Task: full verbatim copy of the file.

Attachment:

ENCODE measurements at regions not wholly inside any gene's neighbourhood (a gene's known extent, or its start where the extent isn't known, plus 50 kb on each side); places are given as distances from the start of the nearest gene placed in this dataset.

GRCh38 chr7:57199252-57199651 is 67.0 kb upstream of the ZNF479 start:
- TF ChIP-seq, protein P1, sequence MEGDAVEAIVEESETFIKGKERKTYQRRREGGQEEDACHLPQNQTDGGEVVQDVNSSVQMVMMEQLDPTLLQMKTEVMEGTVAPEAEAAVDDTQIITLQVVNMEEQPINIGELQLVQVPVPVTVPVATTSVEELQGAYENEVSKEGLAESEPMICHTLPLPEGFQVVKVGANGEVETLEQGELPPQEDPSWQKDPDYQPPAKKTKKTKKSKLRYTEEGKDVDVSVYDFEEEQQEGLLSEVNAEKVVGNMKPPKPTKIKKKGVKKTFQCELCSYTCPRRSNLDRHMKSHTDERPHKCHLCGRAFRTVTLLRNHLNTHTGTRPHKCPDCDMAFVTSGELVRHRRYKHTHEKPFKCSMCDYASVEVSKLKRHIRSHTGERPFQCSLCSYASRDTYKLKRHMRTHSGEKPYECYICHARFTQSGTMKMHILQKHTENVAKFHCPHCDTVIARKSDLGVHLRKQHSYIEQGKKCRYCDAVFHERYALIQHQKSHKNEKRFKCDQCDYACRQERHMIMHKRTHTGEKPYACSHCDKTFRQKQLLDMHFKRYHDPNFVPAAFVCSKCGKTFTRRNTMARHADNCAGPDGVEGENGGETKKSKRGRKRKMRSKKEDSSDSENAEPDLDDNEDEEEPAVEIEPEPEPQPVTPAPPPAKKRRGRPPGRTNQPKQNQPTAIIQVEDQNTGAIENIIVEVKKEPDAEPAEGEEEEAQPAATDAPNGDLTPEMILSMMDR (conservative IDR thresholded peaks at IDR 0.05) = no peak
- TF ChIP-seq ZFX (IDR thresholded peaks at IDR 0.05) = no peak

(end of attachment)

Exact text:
ENCODE measurements at regions not wholly inside any gene's neighbourhood (a gene's known extent, or its start where the extent isn't known, plus 50 kb on each side); places are given as distances from the start of the nearest gene placed in this dataset.

GRCh38 chr7:57199252-57199651 is 67.0 kb upstream of the ZNF479 start:
- TF ChIP-seq, protein P1, sequence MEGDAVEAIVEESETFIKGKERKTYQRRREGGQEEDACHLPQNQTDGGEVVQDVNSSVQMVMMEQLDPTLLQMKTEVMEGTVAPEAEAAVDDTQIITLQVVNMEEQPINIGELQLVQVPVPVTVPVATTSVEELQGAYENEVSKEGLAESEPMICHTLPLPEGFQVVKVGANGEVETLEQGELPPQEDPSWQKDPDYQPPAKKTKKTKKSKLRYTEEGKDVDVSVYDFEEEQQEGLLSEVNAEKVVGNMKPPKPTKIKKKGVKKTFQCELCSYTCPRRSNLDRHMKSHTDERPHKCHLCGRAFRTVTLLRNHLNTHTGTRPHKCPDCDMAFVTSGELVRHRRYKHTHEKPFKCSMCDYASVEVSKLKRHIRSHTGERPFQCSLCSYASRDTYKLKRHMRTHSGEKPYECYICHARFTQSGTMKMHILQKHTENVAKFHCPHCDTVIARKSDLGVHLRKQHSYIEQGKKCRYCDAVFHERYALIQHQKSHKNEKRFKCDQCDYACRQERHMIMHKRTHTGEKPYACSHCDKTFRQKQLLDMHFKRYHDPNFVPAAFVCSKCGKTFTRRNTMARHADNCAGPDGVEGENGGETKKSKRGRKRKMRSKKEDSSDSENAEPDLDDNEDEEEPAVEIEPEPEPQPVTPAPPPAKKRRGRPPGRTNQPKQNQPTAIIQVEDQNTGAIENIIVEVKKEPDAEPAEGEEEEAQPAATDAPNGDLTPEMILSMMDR (conservative IDR thresholded peaks at IDR 0.05) = no peak
- TF ChIP-seq ZFX (IDR thresholded peaks at IDR 0.05) = no peak